Mattel (MAT) toys had lead paint in them. Car companies from Toyota (TM) to Nissan to Honda (HMC) have recalled cars for defects, some of them dangerous.
The US Consumer Product Safety Commission announced a voluntary recall of Graco Harmony High Chairs. It is hard to see why the term “voluntary” was used. The screws in the front legs of 1.2 million of the products can become loose which can cause the chairs to fall. There have already been reports of 24 injuries because of the defect.Graco will probably be sued by parents whose children were hurt by the chairs and some who were not but think they can get a quick settlement any way. The problem is not entirely unlike Toyota’s, albeit on a smaller scale. A safety problem was missed when the chairs were designed. It was missed again when they were manufactured and then again by retailers. There is plenty of blame to go around, which means no one is to blame.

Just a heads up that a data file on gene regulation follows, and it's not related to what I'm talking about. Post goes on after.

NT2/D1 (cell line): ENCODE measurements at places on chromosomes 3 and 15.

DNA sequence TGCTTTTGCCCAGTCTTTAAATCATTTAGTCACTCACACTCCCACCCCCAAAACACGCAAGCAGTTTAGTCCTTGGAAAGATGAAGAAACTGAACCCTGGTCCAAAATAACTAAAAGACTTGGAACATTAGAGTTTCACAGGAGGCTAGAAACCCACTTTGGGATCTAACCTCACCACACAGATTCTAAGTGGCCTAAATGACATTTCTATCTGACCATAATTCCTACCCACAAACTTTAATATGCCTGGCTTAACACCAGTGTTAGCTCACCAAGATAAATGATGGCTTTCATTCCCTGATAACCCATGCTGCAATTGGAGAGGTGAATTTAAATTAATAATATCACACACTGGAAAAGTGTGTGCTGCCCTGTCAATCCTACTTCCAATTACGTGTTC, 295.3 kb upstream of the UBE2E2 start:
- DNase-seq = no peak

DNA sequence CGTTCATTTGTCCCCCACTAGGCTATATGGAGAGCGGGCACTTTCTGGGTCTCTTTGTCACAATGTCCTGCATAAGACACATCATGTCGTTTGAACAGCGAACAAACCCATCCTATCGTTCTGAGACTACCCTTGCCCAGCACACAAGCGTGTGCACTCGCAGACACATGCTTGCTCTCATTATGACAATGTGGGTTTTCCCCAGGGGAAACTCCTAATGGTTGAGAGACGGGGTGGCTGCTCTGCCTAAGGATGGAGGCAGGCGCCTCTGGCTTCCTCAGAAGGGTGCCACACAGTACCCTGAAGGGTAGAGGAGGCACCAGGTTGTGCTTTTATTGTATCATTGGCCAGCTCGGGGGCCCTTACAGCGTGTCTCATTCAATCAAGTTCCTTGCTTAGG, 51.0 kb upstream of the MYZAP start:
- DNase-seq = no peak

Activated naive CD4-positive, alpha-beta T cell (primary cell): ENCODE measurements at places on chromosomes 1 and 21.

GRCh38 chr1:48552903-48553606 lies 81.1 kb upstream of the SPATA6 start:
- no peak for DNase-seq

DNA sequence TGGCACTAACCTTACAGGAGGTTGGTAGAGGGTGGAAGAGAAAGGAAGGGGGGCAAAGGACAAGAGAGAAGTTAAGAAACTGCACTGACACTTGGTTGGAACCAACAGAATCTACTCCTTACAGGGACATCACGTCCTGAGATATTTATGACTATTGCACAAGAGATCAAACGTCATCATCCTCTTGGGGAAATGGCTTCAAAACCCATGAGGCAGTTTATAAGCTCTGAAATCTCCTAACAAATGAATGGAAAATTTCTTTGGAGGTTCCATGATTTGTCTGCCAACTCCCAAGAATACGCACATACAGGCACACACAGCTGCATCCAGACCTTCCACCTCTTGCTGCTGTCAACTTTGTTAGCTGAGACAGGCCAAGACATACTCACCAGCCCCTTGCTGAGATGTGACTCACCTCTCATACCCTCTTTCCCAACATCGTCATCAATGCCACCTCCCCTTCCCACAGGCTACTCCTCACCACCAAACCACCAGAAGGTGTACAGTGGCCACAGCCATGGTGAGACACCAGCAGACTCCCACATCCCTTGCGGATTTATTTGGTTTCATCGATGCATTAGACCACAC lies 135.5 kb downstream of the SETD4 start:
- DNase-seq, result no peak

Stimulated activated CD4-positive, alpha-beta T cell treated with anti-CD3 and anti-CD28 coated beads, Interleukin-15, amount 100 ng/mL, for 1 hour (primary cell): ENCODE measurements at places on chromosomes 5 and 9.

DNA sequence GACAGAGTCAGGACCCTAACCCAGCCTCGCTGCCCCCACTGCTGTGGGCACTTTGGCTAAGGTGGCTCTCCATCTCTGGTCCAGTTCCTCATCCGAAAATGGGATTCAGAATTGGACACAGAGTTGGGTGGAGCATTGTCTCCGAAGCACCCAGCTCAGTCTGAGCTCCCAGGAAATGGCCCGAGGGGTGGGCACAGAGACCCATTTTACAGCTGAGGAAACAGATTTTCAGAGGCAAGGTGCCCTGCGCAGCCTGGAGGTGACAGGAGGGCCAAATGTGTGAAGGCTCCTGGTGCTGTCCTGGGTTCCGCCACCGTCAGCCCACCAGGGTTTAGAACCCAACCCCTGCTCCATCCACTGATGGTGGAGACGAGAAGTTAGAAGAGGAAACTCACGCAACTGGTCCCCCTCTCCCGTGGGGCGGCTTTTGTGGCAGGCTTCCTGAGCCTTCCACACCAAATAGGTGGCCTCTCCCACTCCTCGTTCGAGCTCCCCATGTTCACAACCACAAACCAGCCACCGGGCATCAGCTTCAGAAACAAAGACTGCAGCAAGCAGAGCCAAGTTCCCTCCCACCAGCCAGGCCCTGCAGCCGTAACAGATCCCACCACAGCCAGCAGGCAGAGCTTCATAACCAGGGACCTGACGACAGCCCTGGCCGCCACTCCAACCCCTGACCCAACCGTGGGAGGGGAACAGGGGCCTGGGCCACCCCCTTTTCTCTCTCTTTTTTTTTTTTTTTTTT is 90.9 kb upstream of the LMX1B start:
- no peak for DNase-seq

The Graco and Toyota problems show that Akio Toyoda may be right about why some of his cars are dangerous. Toyota pushed to become the world’s largest car company and dropped the values that made it the best and safest designer and manufacturer of vehicles. Toyoda cannot turn back the clock to mend old wrongs, but he can insist that his firm does not make cars faster than they can reasonably be inspected for engineering flaws.
Graco may not be able to stay in business if it cannot sell high chairs at the current rate. The toy company does not have Toyota’s balance sheets. It may not be able to spend more money on design and testing its chairs, which means that it will spend an extraordinary amount in legal fees.
And, perhaps that is what quality control comes down to now. Companies can invest their money in quality or they can spend it in court. It is unlikely that they can avoid both.
Douglas A. McIntyre